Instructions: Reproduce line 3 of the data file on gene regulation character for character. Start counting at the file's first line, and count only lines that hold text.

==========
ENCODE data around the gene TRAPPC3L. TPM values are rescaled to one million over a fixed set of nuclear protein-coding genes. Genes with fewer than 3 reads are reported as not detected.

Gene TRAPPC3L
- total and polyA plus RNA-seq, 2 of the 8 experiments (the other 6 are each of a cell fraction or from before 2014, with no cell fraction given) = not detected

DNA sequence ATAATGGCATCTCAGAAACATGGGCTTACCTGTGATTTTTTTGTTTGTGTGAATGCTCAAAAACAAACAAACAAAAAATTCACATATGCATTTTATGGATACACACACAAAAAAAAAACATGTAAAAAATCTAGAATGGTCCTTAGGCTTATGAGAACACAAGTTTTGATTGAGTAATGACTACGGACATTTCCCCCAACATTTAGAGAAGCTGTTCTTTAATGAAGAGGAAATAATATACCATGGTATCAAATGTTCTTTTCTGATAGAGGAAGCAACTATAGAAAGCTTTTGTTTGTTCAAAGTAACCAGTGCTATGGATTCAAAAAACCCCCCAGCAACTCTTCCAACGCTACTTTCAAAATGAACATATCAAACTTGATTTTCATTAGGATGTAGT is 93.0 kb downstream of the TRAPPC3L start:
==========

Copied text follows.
- total and polyA plus RNA-seq, 2 of the 8 experiments (the other 6 are each of a cell fraction or from before 2014, with no cell fraction given) = not detected